Tech Junkie Blog - Real World Tutorials, Happy Coding!: Linux Performance: procps-ng Commands, free, pmap, pwdx

Monday, April 4, 2022

Linux Performance: procps-ng Commands, free, pmap, pwdx

 In this post we are going to look at the procps-ng package commands to get some performance related information on our Linux system.

The first command we are going to look at is the free command, which shows the free memory available

[root@cent7 jhuynh]# free
              total        used        free      shared  buff/cache   available
Mem:        1882072      754028      404848       33544      723196      942276
Swap:        978940           0      978940

We can use the free command with the -m option to show the free memory in megabytes

[root@cent7 jhuynh]# free -m
              total        used        free      shared  buff/cache   available
Mem:           1837         734         397          32         706         922
Swap:           955           0         955

Or free -g for gigabytes

[root@cent7 jhuynh]# free -g
              total        used        free      shared  buff/cache   available
Mem:              1           0           0           0           0           0
Swap:             0           0           0

The next command we are going to look at is the pmap command, let's grab a process id for this one with the ps -l  command

[root@cent7 jhuynh]# ps -l
F S   UID   PID  PPID  C PRI  NI ADDR SZ WCHAN  TTY          TIME CMD
4 S     0  3358  3315  0  80   0 - 68658 poll_s pts/0    00:00:00 sudo
4 S     0  3365  3358  0  80   0 - 58056 do_wai pts/0    00:00:00 su
4 S     0  3368  3365  0  80   0 - 29107 do_wai pts/0    00:00:00 bash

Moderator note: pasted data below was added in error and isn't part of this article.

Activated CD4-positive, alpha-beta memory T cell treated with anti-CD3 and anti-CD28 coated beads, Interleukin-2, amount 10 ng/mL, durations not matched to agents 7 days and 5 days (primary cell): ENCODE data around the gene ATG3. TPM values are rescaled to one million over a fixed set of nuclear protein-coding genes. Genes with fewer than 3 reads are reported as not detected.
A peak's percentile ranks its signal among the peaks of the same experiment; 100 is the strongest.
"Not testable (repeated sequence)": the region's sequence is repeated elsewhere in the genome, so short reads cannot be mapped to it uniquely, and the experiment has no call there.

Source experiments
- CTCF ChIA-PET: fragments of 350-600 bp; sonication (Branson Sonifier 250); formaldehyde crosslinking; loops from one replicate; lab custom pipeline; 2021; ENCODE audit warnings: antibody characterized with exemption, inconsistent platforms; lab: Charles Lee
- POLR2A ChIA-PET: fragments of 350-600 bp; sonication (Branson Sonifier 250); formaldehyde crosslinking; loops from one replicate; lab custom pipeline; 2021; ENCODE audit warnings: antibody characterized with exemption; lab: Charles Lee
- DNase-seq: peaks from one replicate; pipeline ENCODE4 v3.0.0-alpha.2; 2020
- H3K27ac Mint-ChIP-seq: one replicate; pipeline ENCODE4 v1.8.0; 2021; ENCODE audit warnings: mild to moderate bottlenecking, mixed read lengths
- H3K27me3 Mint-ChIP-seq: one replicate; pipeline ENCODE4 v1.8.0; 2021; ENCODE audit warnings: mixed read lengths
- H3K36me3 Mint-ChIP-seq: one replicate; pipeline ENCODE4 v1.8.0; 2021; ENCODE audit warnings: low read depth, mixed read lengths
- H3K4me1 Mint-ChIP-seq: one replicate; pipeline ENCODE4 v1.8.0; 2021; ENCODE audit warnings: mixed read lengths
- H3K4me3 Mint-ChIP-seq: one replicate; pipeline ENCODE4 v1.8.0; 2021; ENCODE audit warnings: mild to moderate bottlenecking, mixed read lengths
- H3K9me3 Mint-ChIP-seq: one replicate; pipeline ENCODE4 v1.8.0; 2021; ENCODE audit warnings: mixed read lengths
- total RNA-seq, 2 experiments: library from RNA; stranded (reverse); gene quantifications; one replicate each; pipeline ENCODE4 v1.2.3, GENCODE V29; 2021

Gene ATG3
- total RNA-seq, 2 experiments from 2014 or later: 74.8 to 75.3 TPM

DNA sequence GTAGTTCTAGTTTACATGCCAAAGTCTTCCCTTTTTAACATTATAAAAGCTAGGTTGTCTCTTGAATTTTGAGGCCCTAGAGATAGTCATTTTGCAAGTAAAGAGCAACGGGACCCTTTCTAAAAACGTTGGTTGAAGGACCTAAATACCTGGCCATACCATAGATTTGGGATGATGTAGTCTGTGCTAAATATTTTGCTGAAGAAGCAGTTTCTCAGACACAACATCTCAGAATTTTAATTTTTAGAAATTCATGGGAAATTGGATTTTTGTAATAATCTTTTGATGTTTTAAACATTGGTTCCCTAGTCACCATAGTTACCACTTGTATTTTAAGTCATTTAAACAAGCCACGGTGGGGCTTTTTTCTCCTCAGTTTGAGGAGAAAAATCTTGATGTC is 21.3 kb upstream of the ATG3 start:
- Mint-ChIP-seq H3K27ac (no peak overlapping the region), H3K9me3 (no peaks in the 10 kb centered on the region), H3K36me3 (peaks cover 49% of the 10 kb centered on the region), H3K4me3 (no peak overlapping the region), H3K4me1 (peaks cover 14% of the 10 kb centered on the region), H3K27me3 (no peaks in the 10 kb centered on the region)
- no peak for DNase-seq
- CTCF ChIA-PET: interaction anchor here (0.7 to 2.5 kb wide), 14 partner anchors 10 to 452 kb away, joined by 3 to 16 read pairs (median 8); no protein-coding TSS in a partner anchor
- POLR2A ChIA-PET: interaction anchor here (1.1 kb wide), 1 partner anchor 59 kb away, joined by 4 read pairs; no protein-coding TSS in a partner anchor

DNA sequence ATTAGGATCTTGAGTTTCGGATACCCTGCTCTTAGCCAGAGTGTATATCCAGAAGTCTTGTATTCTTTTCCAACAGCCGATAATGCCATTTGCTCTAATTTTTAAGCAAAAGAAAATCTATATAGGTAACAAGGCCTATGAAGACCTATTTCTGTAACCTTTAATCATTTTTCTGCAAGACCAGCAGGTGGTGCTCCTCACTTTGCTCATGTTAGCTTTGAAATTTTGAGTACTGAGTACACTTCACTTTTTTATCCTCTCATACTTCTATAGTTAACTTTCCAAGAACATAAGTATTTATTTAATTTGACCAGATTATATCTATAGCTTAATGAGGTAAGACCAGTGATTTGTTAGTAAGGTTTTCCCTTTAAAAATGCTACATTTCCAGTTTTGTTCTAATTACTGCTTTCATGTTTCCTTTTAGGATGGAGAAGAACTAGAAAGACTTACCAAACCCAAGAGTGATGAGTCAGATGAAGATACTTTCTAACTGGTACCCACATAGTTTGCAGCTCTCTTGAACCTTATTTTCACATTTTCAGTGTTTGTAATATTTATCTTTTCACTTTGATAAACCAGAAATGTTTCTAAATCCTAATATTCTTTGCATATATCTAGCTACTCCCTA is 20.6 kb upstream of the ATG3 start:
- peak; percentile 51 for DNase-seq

0 R     0  4238  3368  0  80   0 - 38332 -      pts/0    00:00:00 ps

Let's run the pmap command on the bash process, the pmap command displays the memory map of a process, besides the memory usage it's nice to see the shared libraries used for the process

[root@cent7 jhuynh]# pmap 3368
3368:   bash
0000000000400000    888K r-x-- bash
00000000006dd000      4K r---- bash
00000000006de000     36K rw--- bash
00000000006e7000     24K rw---   [ anon ]
00000000021b3000   1144K rw---   [ anon ]
00007f53b0616000     48K r-x-- libnss_files-2.17.so
00007f53b0622000   2044K ----- libnss_files-2.17.so
00007f53b0821000      4K r---- libnss_files-2.17.so
00007f53b0822000      4K rw--- libnss_files-2.17.so

Another useful command is the pwdx command, this command finds the home working directory of a process.  So if we run the command pwdx 3368 we will find out what the home working directory of the bash shell is

[root@cent7 jhuynh]# pwdx 3368
3368: /home/jhuynh
[root@cent7 jhuynh]# ps -l
F S   UID   PID  PPID  C PRI  NI ADDR SZ WCHAN  TTY          TIME CMD
4 S     0  3358  3315  0  80   0 - 68658 poll_s pts/0    00:00:00 sudo
4 S     0  3365  3358  0  80   0 - 58056 do_wai pts/0    00:00:00 su
4 S     0  3368  3365  0  80   0 - 29107 do_wai pts/0    00:00:00 bash
0 R     0  4345  3368  0  80   0 - 38332 -      pts/0    00:00:00 ps


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